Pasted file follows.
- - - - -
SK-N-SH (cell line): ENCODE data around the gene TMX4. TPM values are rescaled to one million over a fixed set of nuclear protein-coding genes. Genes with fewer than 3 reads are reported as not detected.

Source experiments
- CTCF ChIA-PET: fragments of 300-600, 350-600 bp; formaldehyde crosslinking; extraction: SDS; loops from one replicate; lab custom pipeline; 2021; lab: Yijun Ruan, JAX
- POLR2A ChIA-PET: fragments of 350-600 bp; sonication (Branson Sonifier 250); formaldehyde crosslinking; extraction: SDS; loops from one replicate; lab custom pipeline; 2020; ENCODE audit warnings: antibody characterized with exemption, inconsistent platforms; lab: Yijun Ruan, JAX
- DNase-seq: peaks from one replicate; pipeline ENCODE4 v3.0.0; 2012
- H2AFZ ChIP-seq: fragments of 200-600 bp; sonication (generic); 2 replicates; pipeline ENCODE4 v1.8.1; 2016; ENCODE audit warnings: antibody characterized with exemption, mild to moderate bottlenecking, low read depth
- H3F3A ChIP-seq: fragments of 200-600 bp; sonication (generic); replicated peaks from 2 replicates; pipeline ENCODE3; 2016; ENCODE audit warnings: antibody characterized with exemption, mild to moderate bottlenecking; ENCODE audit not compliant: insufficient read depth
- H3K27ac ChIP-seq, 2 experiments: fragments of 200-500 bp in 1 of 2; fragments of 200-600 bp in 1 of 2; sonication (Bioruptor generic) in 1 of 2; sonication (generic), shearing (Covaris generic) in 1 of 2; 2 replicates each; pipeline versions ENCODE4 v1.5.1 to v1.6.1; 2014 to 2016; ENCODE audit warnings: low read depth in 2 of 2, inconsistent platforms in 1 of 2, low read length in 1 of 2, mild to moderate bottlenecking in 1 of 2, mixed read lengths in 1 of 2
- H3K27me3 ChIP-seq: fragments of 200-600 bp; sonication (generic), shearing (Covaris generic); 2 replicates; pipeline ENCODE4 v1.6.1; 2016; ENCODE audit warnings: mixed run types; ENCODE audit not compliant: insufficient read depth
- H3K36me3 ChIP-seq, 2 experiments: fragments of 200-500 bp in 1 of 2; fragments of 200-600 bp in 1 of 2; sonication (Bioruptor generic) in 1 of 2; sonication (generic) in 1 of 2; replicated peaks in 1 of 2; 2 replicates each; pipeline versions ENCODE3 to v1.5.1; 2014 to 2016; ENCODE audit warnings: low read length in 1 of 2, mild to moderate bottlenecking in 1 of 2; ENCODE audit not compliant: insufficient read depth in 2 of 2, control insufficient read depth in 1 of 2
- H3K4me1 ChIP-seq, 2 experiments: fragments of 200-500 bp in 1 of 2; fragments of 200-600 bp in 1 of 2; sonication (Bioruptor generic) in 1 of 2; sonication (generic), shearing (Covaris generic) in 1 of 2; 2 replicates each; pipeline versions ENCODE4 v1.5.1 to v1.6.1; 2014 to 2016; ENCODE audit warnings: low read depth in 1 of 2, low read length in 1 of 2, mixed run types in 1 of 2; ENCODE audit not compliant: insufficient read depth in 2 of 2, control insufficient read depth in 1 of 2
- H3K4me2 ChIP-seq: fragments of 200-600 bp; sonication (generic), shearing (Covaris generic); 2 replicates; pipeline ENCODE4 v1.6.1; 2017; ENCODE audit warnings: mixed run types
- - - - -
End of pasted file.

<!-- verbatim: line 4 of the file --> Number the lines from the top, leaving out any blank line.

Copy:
- POLR2A ChIA-PET: fragments of 350-600 bp; sonication (Branson Sonifier 250); formaldehyde crosslinking; extraction: SDS; loops from one replicate; lab custom pipeline; 2020; ENCODE audit warnings: antibody characterized with exemption, inconsistent platforms; lab: Yijun Ruan, JAX